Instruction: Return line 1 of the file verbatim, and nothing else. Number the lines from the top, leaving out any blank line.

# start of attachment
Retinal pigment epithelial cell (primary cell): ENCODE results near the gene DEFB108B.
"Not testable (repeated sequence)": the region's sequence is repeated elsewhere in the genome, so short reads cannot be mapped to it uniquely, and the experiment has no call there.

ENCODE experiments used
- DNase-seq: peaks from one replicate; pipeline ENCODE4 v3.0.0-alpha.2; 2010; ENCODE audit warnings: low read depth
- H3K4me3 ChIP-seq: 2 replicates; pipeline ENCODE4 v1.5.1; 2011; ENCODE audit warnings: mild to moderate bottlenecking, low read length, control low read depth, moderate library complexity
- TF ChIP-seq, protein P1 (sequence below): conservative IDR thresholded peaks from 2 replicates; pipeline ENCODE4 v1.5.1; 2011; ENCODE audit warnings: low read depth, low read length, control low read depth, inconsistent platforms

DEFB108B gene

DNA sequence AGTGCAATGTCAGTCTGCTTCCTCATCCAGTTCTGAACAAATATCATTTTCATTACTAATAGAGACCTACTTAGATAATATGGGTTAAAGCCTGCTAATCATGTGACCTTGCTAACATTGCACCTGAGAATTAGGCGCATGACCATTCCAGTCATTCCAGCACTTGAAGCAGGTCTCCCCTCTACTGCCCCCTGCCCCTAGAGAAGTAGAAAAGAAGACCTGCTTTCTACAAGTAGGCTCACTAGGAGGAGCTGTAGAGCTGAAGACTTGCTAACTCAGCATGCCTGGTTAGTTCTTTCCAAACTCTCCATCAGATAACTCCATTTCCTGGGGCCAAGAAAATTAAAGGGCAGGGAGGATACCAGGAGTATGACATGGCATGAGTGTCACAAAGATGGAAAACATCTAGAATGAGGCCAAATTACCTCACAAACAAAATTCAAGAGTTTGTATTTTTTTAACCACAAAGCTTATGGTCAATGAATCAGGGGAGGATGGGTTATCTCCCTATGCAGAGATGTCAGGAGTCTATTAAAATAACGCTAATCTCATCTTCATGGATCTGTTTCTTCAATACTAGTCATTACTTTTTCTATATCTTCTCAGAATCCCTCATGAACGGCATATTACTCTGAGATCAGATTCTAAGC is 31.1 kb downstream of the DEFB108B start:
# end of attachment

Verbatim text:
Retinal pigment epithelial cell (primary cell): ENCODE results near the gene DEFB108B.